Laura has a Masters of Science in Food Science and Human Nutrition and has taught college Science.
Isomers & Light Rotation
Have you ever hung out with someone enough that you started picking up some of their habits and they started picking up some of yours? Eventually, you both mutate into a combination of each other. Over time you both change, which will also change the nature of the relationship.
Molecules also slowly undergo changes. One of these common changes is when a molecule changes from one isomer into another isomer.
For example, the sugar molecule D-glucose has two common isomers in the cyclic form: alpha and beta. In water the molecule can open up into the straight chain, and when it reforms the cyclic form it can form either the alpha or the beta form, thus allowing D-glucose to interchange between alpha and beta forms.
Now, recall that each molecule (in fact each isomer of a molecule) will rotate plane polarized light to a specific degree, and this is called the specific rotation. This means that alpha-D-Glucose will rotate plane polarized light at a different rotation than beta-D-Glucose will rotate it. The specific rotation for pure alpha-D-Glucose is 112 ° while the specific rotation for the pure beta-D-Glucose is 18.7 ° .
Okay, now that we've reviewed a bit of background knowledge, let's learn about mutarotation. Mutarotation refers to the change in specific rotation over time due to a change between isomers. 'Muta' means 'change', so it literally means a change in rotation.
The specific rotation of a molecule never changes, but the specific rotation of the entire solution can change. This is because the molecule can change between isomers in some cases (such as with glucose).
Let's look at what happens when we put pure alpha-D-Glucose into water and measure the specific rotation over time. At first, it starts out at 112° just as we would expect, but it slowly starts to change until it reaches 52.5° .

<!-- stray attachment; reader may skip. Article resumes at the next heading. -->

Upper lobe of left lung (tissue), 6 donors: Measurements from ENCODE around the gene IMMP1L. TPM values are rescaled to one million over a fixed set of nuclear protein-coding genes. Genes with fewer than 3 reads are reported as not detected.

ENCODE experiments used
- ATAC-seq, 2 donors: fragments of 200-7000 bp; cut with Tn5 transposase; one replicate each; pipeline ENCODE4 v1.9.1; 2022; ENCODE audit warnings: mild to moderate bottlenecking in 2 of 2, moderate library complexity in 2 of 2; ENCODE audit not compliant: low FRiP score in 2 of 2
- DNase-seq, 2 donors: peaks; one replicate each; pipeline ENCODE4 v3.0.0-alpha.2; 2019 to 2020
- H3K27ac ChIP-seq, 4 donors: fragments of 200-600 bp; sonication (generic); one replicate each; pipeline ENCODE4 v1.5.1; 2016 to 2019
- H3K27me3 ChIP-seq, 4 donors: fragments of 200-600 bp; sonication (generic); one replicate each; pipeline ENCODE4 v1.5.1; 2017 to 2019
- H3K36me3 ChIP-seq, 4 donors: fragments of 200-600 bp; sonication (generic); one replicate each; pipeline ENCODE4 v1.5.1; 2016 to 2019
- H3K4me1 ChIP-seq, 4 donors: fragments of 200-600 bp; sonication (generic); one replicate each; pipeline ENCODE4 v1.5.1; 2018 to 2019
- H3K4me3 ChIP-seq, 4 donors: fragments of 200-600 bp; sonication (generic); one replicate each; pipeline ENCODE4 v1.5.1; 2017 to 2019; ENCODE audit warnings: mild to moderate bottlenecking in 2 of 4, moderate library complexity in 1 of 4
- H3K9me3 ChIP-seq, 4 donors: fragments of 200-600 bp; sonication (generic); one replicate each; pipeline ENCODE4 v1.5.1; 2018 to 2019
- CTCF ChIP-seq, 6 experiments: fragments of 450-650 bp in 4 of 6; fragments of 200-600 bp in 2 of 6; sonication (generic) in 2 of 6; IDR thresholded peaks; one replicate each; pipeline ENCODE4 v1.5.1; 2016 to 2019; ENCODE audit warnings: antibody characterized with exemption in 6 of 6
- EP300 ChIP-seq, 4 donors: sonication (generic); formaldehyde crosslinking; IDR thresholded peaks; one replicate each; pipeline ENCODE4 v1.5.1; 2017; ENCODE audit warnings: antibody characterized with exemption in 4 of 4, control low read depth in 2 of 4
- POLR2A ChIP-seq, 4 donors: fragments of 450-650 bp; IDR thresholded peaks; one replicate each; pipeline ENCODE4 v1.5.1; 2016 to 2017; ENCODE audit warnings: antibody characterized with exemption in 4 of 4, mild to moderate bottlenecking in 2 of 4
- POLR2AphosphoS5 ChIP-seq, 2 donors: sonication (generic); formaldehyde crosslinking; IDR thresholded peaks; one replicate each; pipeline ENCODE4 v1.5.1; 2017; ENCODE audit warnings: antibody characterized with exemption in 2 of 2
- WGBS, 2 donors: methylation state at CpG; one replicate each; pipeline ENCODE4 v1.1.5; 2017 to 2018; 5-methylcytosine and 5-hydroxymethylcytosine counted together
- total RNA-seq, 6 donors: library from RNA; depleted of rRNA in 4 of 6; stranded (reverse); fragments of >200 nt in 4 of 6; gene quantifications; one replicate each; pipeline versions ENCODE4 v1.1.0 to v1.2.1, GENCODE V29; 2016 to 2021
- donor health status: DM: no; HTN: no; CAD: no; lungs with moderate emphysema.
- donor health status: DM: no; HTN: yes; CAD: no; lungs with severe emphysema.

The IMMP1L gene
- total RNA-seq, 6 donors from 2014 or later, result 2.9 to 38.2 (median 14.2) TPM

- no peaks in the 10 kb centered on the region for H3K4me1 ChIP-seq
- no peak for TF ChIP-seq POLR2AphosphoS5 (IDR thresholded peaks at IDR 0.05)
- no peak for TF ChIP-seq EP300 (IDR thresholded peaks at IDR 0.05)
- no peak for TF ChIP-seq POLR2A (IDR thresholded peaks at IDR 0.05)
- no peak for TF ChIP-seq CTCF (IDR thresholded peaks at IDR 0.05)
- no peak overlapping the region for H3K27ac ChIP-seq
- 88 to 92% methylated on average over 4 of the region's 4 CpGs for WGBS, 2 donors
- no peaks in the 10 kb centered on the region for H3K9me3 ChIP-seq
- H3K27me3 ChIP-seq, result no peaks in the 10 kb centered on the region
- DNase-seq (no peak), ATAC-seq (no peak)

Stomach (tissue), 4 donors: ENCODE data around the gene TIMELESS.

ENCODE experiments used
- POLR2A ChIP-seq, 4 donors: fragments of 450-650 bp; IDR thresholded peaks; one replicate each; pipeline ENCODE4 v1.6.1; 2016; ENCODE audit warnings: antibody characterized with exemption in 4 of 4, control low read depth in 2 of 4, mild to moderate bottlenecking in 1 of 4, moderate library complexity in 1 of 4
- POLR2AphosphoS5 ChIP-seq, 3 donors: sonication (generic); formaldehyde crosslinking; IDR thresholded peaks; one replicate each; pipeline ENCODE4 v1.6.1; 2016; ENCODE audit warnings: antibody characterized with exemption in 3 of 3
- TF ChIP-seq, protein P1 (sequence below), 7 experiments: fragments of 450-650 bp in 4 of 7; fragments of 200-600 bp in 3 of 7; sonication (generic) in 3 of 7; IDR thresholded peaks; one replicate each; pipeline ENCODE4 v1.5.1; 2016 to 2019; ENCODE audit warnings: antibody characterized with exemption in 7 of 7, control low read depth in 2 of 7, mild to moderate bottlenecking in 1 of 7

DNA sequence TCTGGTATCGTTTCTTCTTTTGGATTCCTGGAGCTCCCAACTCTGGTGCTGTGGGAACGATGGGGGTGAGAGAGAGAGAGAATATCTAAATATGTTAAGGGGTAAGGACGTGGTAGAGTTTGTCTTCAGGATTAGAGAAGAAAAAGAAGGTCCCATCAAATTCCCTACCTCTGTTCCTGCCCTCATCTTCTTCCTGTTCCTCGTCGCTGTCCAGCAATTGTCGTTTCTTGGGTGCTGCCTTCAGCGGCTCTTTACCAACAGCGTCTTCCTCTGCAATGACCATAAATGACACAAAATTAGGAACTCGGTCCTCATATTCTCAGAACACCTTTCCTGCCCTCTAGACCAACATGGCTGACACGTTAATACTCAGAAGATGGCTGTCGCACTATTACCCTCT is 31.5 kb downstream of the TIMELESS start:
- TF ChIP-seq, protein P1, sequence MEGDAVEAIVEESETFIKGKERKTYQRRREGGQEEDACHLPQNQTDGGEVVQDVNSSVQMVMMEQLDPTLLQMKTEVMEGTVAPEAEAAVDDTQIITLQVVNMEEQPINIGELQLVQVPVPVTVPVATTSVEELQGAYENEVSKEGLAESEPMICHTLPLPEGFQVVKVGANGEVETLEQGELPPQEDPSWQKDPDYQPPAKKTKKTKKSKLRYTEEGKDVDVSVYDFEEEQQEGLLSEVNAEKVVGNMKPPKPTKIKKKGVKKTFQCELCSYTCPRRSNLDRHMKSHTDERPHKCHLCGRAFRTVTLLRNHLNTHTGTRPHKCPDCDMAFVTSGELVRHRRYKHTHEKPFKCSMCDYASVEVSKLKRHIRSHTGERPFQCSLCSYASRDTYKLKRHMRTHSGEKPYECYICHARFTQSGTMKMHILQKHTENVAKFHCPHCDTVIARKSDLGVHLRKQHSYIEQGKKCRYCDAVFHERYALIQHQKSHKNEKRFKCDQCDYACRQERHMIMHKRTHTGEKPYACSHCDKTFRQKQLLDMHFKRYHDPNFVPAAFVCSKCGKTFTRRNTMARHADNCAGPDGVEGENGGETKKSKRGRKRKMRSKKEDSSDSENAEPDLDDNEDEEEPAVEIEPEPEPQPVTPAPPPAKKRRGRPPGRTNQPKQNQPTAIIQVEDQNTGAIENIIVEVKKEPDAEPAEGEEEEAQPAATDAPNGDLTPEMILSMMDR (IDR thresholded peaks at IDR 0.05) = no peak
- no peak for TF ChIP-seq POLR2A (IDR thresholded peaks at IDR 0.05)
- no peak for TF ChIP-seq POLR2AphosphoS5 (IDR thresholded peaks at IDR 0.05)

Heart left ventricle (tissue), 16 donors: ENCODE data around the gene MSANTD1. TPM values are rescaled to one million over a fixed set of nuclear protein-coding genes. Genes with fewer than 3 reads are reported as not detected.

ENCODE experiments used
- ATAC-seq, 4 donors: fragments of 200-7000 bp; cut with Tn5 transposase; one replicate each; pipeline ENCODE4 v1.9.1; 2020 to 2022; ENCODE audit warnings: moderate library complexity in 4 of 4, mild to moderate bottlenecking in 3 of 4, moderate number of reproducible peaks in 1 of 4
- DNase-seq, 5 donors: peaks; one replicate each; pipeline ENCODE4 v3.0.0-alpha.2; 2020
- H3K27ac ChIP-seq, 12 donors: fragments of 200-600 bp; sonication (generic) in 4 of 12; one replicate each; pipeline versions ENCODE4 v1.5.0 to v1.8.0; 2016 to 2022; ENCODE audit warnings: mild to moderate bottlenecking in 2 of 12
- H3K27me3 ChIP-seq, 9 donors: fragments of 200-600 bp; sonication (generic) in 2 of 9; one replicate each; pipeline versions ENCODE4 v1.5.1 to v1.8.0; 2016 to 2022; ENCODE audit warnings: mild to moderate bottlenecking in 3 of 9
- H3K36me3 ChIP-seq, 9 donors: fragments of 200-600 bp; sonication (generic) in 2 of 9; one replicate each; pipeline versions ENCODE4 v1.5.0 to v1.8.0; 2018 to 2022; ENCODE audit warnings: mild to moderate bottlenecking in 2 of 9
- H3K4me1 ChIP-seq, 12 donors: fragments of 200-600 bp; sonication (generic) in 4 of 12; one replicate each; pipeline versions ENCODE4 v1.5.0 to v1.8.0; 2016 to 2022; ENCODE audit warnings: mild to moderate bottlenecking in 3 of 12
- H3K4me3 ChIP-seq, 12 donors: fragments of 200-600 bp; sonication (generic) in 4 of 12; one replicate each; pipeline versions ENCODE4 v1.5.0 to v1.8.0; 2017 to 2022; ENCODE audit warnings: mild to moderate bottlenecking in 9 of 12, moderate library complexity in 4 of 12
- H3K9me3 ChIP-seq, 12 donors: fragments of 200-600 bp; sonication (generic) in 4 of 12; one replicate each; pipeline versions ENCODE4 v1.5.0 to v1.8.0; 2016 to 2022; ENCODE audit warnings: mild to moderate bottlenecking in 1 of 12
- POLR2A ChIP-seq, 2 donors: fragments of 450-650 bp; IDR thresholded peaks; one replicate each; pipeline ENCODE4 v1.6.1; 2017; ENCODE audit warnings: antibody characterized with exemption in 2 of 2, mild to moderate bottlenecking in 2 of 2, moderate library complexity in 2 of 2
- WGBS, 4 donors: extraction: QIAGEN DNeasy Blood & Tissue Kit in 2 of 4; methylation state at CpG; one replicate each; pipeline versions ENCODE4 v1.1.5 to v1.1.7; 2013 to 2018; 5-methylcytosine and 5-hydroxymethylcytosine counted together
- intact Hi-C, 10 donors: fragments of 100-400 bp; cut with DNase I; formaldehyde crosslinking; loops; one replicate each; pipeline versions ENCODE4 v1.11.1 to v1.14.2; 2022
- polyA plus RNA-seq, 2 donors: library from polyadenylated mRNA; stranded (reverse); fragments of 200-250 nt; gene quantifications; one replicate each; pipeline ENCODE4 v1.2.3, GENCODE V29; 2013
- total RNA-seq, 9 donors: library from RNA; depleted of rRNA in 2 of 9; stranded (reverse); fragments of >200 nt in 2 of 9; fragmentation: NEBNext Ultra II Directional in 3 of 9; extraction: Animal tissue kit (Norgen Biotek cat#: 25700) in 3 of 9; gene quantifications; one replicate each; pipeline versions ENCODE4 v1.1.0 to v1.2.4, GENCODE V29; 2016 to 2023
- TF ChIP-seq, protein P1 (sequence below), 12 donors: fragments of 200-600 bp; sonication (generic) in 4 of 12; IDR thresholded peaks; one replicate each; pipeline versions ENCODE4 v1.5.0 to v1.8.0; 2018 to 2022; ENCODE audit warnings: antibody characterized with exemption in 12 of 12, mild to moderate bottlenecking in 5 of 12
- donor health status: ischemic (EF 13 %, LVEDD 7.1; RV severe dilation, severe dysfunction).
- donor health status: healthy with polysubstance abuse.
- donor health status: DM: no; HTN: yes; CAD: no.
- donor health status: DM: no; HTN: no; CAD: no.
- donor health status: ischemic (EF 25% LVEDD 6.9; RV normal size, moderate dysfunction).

Now, let's look at what happens when we put pure beta-D-Glucose into water and measure the specific rotation over time. Once again, it starts out where we would expect it at 18.7°, but it slowly changes until it also reaches 52.5°.
This change in rotation within the entire sample is mutarotation. So, what exactly is happening here?
Well, we know that in water, glucose will form the open chain and then reform into the cyclic, either as alpha or as beta. The specific rotation will change based on the concentrations of alpha and beta forms in the sample.
In fact, if we have 50% alpha and 50% beta in a sample, the specific rotation will simply be right between the two (65.4°). Since the specific rotation at equilibrium is less than 65.4, we know that there is more beta-D-glucose at equilibrium than alpha-D-glucose. This makes sense, since the beta form (with the OH in the equatorial position) is the more stable form.
The most common mutarotations are with sugar molecules like fructose, maltose, ribose, and galactose. Only reducing sugars can undergo mutarotations, however, so sucrose (which you might recall is table sugar) cannot undergo mutarotations. Let's look at another example using fructose.
Beta-D-fructose has a specific rotation of -133.5° and alpha-D-fructose has a specific rotation of -86°. In water, it eventually reaches an equilibrium of -92°. So, we know that we end up with more alpha-D-fructose in the final equilibrium.
Every molecule rotates plane polarized light to a specific degree. This is called specific rotation. Even different isomers of the same molecule will have a different specific rotation. Since the concentration of isomers in solution is changing, the specific rotation of the solution is changing. This change in specific rotation is called mutarotation. Some molecules, such as the sugar molecules glucose and fructose, will change isomers in solution.
When isomers are mixed together, the specific rotation of the entire mixture changes based on the concentrations of each isomer in the solution. If the concentration is 50/50, the specific rotation will slowly reach an equilibrium point - in this case, right between the two. However, if there is more of, say, isomer 'a' than 'b', then the final specific rotation will be closer to a's original specific rotation.
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